Olympia House: TC Consult’s passport to success

Project: Redevelopment of Olympia House
Location: Newport, south Wales
Client: Richard Hayward Properties
Value: £5m

The project

Richard Hayward Properties (RHP) sought the help of TC Consult as Employer’s Agent in realising their plan to develop Olympia House, a nine-storey 1960s office block, into 62 flats with retail space below.

This is a landmark building in the centre of Newport, the former home of HM Passport Office and once one of the city’s major employers. Retail tenants included a major Marks & Spencer store.

The Passport Office closed in 2013 with the loss of 300 jobs, and Marks & Spencer moved out soon after, along with other retailers, dealing a severe blow to the local economy and the life of the city.

“It’s one of the iconic buildings in Newport,” said TC Director David Champs, himself a proud native of Wales’ third-biggest city. “It’s the scale of it – you come in on the train and quite honestly you can’t miss it.”

The problem

RHP began by bringing in Sports Direct to fill some of the empty retail space at street level. Then they looked at how they could create more value on the floors above.

Second-hand office developments of that age are not in high demand so planning consent was sought for change of use to residential. TC was brought in for their experience in engaging with council planning departments.

The solution

TC Consult drafted a contract covering not just the construction work packages, but the legal framework – procurement, administration and delivery – and the often-complex conditions stipulated by private investment funders.

“As Employer’s Agent, we provided an intermediary throughout, representing the developer with the funders, making sure they were fully on board all the way through and the project could be funded to completion, which it was,” said David.

While developers naturally want to maximise opportunity and value from their projects, TC’s focus is on ensuring work does not stray from agreed planning consents, building regulations and funding parameters.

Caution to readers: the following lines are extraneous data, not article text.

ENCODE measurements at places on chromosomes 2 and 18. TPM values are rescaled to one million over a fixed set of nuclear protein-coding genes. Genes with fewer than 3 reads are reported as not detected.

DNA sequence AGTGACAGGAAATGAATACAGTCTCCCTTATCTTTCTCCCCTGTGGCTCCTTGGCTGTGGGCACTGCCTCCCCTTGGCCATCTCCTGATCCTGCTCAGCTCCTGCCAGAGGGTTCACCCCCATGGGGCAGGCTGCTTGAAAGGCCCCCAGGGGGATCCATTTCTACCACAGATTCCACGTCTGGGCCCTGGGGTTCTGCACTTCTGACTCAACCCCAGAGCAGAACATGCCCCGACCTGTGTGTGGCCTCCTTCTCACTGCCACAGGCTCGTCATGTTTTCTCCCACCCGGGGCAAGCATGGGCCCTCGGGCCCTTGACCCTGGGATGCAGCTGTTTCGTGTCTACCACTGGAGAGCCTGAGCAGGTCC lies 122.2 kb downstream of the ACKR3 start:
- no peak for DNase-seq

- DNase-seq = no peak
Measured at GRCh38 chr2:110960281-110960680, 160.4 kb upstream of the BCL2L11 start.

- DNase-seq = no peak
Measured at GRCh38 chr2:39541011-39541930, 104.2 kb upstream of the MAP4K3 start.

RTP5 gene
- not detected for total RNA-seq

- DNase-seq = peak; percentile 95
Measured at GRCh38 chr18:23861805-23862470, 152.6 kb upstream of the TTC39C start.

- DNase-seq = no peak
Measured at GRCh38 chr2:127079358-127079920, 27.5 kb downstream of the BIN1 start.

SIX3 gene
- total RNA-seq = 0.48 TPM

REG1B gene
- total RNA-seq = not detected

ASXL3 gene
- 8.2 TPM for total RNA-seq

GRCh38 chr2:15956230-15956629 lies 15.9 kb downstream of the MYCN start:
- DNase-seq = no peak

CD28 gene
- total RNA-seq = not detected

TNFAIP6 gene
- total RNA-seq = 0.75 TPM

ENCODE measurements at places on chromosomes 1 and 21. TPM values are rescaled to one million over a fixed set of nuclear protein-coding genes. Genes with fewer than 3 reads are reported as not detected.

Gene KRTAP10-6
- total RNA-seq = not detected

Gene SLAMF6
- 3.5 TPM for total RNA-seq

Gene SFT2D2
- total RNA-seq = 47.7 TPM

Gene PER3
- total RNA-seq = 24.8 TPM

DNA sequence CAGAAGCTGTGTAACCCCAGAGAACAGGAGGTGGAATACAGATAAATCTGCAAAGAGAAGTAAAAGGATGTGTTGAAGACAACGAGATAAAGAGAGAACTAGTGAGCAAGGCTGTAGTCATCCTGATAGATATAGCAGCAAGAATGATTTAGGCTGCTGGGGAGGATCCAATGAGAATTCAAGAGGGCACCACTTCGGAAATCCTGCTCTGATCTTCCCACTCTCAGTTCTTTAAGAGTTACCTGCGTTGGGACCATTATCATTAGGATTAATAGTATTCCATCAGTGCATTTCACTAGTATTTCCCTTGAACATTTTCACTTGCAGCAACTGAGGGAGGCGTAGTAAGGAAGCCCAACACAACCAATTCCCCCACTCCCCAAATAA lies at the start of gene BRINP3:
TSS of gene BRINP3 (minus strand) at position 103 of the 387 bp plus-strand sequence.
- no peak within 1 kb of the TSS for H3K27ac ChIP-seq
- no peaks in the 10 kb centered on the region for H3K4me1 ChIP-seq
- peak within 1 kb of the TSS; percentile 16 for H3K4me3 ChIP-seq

“We’ve got to be really disciplined, completely understand our role and the contracts and understand that at the end of all this we’ve got to sign a legal document that says everything is in accordance with the contract. Sometimes this will involve having difficult conversations rather than being just yes men.”

To achieve that, David and senior project manager Robert Haywood engaged closely with the build, spending time on site, “having eyes and ears” to know what was happening on the ground.

The result

Local housing association Newport City Homes – the city’s largest social landlord – have taken on the one- and two-bedroom flats. The homes are now ready to move into, giving local people the opportunity to get on the property ladder with rent-to-own and shared ownership schemes. Twelve of the apartments will be available for social rent.

“Social housing is an area we are keen to become more involved with. It’s a sector we believe we can add our value to,” says David. “Our expertise is in delivering complex property construction and development projects, whether it’s city centre retail and residential, or refurbishments like Olympia House.

“We also hope we have done our bit to help protect the heart of Newport. It’s devastating to see the likes of Marks & Spencer and Debenhams go. It could be a ghost town if it weren’t for Newport City Homes and the desperately needed footfall these flats and shops bring.”